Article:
Element 3 - Bass, direct

Nearly there, friend. Nearly there.

There are two main (and one lesser) expected effects that we can expect to hear when figuring out where to place these microphones:

1. Proximity Effect - Each of the two microphones that we've ended up using is a directional microphone, which means that we need to consider the proximity effect. We'll oversimplify things by saying that the proximity effect's main thing is to increase the relative level of bass the microphone picks up the closer it is to the sound source. So, we can think that a good mic on a good sounding source that seems to boomy may need to be moved back a bit. On the other hand, something that sounds weak in the same situation may be improved by moving the mic closer to the source.

2. On/Off Center to Speaker Cone - Moving coil speakers like those in the cabinets we're miking almost always sound brightest right over the middle of the cone. As the mic moves away from this spot, it starts to sound smoother/duller.

These considerations should help us make sense of what we're hearing as we track the movement of the microphones. Do we feel like we want to emphasize the midrange of the signal a little more? Consider moving the mic to the side and back from the speaker cone. This will give a quieter signal (usually negligible when working with a loud amplifier) but may be closer to the tone we're looking for.

Remember above where we mentioned one lesser effect? Since we're going to be blending the sound of these two microphones with each other as well as the room microphones, we'll want to pay attention to the phase interactions. Again, this is a very involved subject that we pretty much sorta understand, but the key here is to flip the polarity on each of the channels of the direct mics to see which sounds better. Changing mic position has a big effect on this. We don't have one of those variable phase adjustment boxes but you can send us one and we promise we'll pay even that much more attention.

There are other things that we could cover here but we're trying to record an EP and not write a dissertation. So let's get to mic placement.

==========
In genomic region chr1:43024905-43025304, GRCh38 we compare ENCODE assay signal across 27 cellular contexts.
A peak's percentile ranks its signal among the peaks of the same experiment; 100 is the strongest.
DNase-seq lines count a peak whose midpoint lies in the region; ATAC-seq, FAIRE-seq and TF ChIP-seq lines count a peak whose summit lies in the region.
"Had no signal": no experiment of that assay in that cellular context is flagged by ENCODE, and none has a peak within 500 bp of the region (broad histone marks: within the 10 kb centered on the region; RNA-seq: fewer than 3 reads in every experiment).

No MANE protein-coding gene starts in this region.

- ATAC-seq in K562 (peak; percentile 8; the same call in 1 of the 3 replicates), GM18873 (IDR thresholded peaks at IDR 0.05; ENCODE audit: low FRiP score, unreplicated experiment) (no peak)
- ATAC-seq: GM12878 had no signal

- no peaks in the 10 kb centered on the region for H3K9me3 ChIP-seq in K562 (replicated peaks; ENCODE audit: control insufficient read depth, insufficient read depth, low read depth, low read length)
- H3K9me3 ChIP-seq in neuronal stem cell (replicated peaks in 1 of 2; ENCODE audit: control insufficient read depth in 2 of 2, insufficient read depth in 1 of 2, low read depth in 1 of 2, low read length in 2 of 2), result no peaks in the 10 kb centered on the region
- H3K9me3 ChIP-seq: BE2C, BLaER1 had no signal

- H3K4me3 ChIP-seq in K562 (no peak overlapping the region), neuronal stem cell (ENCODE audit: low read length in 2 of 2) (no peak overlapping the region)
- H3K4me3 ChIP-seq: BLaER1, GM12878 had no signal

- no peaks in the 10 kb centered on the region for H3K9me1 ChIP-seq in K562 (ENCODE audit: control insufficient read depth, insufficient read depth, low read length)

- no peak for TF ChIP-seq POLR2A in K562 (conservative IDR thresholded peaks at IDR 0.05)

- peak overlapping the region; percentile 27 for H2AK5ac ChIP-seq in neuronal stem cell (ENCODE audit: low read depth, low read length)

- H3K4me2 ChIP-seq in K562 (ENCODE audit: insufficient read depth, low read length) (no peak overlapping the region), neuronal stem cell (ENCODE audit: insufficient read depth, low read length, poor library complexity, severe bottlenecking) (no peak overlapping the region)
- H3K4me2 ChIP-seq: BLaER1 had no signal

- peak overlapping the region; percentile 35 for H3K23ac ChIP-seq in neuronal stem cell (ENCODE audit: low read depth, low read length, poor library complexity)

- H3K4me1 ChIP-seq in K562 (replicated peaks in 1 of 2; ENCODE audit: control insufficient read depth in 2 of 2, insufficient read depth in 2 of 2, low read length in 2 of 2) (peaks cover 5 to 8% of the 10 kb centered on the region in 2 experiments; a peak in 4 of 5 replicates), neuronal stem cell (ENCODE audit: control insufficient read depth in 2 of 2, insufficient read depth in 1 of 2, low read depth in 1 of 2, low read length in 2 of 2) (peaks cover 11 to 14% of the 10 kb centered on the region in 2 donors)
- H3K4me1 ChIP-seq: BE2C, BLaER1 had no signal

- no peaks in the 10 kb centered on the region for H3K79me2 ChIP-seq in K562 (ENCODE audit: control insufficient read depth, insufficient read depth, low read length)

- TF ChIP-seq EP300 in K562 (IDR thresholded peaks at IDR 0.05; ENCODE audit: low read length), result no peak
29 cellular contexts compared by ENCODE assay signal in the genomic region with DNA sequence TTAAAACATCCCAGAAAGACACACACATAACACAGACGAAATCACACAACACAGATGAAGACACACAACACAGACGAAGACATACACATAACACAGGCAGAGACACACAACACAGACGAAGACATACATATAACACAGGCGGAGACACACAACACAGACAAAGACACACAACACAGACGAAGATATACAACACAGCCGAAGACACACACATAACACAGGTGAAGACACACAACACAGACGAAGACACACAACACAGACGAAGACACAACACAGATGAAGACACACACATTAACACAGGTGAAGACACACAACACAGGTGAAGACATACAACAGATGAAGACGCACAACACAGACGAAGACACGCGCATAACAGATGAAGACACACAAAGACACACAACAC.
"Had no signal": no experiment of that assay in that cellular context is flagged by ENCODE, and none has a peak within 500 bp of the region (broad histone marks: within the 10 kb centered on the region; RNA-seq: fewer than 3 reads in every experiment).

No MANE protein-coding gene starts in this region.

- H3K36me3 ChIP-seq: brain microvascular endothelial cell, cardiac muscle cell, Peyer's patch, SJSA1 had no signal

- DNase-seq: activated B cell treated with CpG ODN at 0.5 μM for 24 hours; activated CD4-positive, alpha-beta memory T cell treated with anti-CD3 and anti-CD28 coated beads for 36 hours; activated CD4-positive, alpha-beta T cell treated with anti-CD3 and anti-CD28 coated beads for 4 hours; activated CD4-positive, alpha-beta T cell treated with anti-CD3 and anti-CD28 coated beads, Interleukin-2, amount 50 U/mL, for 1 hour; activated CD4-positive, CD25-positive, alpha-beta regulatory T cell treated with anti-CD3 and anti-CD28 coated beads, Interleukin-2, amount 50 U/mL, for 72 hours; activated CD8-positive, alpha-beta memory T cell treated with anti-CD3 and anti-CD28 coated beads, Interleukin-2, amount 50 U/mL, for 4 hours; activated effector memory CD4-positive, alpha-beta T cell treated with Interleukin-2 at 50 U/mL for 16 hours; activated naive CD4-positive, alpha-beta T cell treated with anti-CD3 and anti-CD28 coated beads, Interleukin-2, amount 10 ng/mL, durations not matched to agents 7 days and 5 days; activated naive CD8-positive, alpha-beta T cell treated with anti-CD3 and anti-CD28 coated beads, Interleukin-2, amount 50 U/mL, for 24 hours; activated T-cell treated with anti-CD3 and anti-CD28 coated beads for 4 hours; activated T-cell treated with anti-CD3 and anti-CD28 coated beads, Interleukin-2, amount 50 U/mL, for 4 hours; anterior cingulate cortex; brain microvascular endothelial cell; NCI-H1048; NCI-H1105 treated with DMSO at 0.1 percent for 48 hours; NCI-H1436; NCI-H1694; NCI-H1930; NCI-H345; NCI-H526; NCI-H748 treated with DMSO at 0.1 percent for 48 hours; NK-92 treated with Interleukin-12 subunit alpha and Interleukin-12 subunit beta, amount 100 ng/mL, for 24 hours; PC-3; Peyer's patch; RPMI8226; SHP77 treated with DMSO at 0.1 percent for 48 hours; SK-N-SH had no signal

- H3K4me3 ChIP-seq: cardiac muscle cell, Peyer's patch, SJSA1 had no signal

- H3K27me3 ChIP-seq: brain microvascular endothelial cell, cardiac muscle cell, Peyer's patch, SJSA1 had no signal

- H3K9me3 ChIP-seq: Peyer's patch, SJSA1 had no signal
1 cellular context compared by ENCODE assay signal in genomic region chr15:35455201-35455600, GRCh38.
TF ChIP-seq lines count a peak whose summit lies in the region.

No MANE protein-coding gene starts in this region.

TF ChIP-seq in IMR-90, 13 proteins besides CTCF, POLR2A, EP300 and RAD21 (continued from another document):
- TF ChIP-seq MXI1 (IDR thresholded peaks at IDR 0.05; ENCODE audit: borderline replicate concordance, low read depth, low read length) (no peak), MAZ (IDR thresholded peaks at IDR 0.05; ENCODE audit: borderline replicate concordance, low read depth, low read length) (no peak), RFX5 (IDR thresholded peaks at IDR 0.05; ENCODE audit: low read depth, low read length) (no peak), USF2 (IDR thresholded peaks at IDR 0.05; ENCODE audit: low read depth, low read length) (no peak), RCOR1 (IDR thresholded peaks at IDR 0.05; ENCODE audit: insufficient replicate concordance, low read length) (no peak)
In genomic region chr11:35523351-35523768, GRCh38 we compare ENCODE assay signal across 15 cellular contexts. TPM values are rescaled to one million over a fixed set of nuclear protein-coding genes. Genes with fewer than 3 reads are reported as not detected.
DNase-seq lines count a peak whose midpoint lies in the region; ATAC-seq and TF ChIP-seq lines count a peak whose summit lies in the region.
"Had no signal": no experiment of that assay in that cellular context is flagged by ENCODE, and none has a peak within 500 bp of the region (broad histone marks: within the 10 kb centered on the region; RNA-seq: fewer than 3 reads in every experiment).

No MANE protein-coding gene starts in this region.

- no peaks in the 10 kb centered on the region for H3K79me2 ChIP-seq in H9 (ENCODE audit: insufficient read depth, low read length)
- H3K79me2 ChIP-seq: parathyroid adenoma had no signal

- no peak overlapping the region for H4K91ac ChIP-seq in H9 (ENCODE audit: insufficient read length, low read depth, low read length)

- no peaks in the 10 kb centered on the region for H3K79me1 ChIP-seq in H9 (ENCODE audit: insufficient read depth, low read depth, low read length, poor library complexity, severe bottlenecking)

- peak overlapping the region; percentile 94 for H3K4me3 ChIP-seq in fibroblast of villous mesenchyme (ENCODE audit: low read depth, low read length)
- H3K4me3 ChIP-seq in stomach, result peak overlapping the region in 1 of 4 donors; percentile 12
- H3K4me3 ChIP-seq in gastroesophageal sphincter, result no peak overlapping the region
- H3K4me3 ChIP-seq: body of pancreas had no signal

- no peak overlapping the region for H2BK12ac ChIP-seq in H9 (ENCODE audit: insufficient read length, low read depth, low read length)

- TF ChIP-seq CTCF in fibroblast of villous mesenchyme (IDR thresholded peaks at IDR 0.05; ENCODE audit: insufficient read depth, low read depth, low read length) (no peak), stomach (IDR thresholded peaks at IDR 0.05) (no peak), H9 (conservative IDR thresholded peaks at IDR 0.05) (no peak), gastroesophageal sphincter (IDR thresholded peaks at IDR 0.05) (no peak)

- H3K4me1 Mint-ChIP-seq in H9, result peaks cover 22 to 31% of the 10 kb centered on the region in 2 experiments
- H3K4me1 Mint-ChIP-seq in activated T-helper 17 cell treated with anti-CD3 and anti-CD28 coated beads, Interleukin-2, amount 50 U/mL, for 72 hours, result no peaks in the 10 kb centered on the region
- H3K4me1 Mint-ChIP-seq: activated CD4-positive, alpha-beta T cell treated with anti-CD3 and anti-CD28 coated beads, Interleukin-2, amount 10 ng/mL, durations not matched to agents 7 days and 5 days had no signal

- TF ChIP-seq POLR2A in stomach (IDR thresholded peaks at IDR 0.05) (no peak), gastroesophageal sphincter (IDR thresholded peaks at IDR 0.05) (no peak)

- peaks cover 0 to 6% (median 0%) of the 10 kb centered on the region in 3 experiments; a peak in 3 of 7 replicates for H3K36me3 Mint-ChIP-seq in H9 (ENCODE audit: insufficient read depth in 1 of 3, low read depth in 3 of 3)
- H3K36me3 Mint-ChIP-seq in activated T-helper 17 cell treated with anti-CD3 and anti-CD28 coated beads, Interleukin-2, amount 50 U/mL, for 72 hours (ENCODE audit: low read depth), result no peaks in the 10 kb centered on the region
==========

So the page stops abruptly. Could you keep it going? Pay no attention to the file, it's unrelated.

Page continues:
Microphone Placement

Here we do have literally an infinite number of choices that we could try to document, all by moving the microphone an infintesimal amount. To make some sense of this, we follow Justin's patented (not really) floor grid method.

To wit: Since the mic stands we're using have a central pole that is held up by a tripod base, we can bring this pole's end almost down to the floor and have a good reference for the center of the mic stand. Next, we take a piece of paper and draw a grid on it of boxes - ours are 2 cm square. Label the boxes in rows and columns - A1, A2, A3 ... then B1, B2 ... you get the idea.

Now place the mic stand so that the mic is right up against the speaker grill. Drop to the floor and slide the piece of paper under the mic stand, arranging it to that A1 is directly underneath the stand's center pole. Tape it to the floor. Voila, you have a measurement grid for helping with placement. We like to take recording samples in different spots as the mic moves away from the grill right in front of the speaker's center cone.

So, for example, A2 is directly on-center and 2cm back from the grill. A3 is same but 4 cm back. D6 would be 6cm off-center and 10cm back from the cabinet. Makes sense, right?

CHOICES - (same for HI and LO)

We did two rounds of mic placement - rough and fine. For the rough one, we did six placement points from A1 to D5. This was quickly narrowed to about what sounded best - C3 (4 cm off-center and 4 cm away from the grill) in the case of the both cabinets. The fine test, then, moved just one box over, repeating the C3 box 1/2 way through the comparison cycle. (This will make more sense below). For the fine test, the mic placement spots were:

1. B3

2. C3

3. D3

4. C2

5. C3 (repeated)

6. C4


The cycle of choices here is split into six, noted by the number above.

Bass - 6 way comparison of placement for HF cabinet mic - solo.

Bass - 6 way comparison of placement for HF cabinet mic - solo.

Again, the HF cabinet shows much more difference - a lot more in this case. The LF choices seemed almost identical to one another. While I'm sure that increasing the range of the experiment would begin to make some differences obvious, I'm also pretty sure that what we're hearing here for the LF falls into the category of "fine, let's not worry any more about this."

As far as the HF cabinet is concerned, the treble of the sound does fall away as we move away from the speaker's center. I also notice that different frequencies are emphasized - it's again as though someone is boosting or cutting specific sliders on a graphic EQ as I listen to the comparison. Given that we've made choices so far to play up the HF content of this mic and preamp choice, I want to shy away from the center of the speaker cone - too close just sounds too buzzy. Row D gets me there, (choice 3), and we'll back just a touch away from the center of the choices.


Final decision point for this bass playing at this volume through this amp at these settings through these cabinets in this room?

High Frequency Cabinet- EV RE20, amplified with the "stock" channel of a Sytek MPX-4A at 6 cm off-center and 4.5 cm from the cabinet grill. Polarity is reversed.

Low Frequency Cabinet - Josephson e22s, amplified with the "Burr Brown" channel of a Sytepk MPX-4A at 6 cm off-center and 6 cm from the cabinet grill. Polarity is normal.

That sounds like this:

Bass and Drums - beginning of song.

Up next - guitar.

The grid up close. This probably does a much better job showing what we tried to explain in so many (but less than 1000!) words.

Starting to get silly here. Six recording placement spots for the HF cabinet six for the low. Did w make a recording matrix with 36 different combinations? No we did not.


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